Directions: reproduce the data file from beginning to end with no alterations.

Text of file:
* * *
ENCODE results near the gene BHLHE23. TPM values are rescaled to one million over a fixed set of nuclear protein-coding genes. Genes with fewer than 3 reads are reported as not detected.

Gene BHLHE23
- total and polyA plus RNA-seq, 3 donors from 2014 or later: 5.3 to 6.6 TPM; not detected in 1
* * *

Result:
ENCODE results near the gene BHLHE23. TPM values are rescaled to one million over a fixed set of nuclear protein-coding genes. Genes with fewer than 3 reads are reported as not detected.

Gene BHLHE23
- total and polyA plus RNA-seq, 3 donors from 2014 or later: 5.3 to 6.6 TPM; not detected in 1